Our guest is Daniel Hege, who will tomorrow night (Saturday the 11th) conduct the Tulsa Symphony Orchestra in its next concert. The program, titled "Strauss and Schumann," will offer an evening of lush, ornate, wholly gorgeous music. The night opens with J.S. Bach's "Fantasia and Fugue in C Minor," as orchestrated by Sir Edward Elgar. Next comes Richard Strauss' "Four Last Songs," featuring the acclaimed soprano Sarah Coburn. And finally: "Symphony No. 2" by Robert Schumann. Details are posted here

Courtesy Jason Heilman

      “It’s a story – it’s like reading a novel” is how British conductor Timothy Brown describes George Frideric Handel’s oratorio, Messiah. “As a novel, it has no poor moments. It’s a page-turner.”

Our guest is the esteemed pianist, Robin Sutherland, who's known for his long, well-regarded tenure with the San Francisco Symphony. He'll join the Tulsa Symphony Orchestra onstage on Saturday night, the 16th, in a concert led by Gerhardt Zimmermann. Sutherland will perform Mozart's Piano Concerto in C Minor; also on the program will be works by Berlioz and Lutoslawski. More information, including ticket details, is posted here.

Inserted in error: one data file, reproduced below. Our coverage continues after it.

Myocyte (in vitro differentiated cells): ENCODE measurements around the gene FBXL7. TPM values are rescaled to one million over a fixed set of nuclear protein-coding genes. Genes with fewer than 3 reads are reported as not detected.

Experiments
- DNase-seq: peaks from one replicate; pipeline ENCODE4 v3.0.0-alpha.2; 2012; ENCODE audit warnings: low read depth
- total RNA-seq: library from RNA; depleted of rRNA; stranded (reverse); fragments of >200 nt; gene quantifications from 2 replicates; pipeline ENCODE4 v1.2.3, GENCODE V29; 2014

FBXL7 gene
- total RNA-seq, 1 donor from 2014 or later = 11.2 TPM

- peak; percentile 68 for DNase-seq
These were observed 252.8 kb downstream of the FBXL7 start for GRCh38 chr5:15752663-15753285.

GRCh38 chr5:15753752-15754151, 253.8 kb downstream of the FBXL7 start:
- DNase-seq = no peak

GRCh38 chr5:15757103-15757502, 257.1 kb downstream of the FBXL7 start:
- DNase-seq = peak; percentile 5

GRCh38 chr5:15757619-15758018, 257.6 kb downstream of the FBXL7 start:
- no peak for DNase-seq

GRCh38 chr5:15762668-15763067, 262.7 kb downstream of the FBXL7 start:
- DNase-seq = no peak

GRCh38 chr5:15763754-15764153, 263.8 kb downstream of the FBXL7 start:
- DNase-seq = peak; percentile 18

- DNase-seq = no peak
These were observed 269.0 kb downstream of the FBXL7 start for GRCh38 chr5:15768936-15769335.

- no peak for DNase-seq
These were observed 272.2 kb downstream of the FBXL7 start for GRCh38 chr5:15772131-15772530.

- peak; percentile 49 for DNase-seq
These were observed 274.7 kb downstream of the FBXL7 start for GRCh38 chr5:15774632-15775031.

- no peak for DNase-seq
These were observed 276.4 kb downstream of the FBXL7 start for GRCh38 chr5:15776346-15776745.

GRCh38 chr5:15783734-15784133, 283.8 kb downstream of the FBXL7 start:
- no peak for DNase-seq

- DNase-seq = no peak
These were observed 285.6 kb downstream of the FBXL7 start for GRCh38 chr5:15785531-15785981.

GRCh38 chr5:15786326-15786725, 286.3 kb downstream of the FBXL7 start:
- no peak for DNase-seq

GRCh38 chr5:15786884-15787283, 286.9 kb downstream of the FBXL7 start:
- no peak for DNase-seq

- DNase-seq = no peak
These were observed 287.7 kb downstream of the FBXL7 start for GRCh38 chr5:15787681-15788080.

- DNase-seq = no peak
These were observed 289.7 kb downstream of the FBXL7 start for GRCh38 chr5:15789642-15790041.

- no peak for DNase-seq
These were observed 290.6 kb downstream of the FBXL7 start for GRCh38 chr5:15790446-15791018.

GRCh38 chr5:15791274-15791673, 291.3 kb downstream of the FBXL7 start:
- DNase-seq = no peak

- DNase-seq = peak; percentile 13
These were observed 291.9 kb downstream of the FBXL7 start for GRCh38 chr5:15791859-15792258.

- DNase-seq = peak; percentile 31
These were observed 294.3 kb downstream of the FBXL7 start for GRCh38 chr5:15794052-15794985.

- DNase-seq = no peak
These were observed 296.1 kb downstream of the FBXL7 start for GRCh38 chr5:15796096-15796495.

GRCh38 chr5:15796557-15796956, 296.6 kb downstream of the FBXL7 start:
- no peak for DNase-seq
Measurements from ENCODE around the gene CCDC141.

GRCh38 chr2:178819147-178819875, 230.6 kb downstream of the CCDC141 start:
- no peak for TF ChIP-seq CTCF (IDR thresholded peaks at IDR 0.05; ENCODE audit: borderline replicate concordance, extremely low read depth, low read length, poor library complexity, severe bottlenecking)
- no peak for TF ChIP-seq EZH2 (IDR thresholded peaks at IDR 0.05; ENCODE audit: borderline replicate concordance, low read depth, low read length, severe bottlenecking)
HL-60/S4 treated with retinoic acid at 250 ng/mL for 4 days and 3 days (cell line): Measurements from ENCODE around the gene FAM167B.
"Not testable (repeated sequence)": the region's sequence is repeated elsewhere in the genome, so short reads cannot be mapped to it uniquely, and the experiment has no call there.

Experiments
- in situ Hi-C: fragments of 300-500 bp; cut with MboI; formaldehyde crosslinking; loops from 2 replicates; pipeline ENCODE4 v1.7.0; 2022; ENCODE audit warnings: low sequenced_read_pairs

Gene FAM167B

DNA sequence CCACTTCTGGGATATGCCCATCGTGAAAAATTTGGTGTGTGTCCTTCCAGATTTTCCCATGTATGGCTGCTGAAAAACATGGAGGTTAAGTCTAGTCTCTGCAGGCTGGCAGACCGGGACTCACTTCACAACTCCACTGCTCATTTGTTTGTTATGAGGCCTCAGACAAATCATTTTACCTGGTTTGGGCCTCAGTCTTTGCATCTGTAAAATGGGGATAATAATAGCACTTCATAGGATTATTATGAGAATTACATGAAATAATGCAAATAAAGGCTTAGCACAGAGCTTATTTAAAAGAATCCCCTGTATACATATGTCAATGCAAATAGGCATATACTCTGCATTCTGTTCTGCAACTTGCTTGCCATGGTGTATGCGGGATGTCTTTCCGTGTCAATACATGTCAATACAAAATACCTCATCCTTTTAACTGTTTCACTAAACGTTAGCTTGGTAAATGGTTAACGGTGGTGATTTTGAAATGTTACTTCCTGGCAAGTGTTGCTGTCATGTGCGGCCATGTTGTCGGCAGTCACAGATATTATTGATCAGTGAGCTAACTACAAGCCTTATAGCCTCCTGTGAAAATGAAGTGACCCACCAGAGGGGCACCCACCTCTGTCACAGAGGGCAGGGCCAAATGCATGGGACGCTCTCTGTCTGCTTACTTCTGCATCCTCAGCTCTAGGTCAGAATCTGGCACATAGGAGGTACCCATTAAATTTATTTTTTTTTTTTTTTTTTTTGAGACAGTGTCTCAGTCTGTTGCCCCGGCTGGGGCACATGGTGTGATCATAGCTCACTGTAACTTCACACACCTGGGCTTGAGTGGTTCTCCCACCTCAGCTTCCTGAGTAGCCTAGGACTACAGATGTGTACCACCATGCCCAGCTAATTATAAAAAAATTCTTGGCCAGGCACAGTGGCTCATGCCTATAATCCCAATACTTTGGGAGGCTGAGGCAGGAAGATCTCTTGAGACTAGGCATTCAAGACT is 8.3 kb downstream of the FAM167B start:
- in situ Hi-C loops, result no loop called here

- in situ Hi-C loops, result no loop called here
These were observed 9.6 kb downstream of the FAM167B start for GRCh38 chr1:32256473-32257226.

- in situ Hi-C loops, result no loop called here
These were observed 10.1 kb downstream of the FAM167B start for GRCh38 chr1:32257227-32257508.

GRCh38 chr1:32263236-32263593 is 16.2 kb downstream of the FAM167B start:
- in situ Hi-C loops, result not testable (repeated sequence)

Mindy Ratner fell hopelessly in love with radio as an undergraduate at the University of Wisconsin-Madison, where she volunteered at an on-campus student station.  Lucky for us, her love affair with radio continues, and we hear her most afternoons on KWTU Classical 88.7!

Masterworks in 10 Minutes or Less
Max Oppenheimer/Classical Tulsa

It took him 20 years to compose his First String Quartet, but just a few weeks to write his last: Classical Tulsa host Jason Heilman introduces Johannes Brahms's String Quartet No. 3, Op. 67. You can hear this piece live when Chamber Music Tulsa presents the Harlem Quartet at the Tulsa Performing Arts Center November 10th.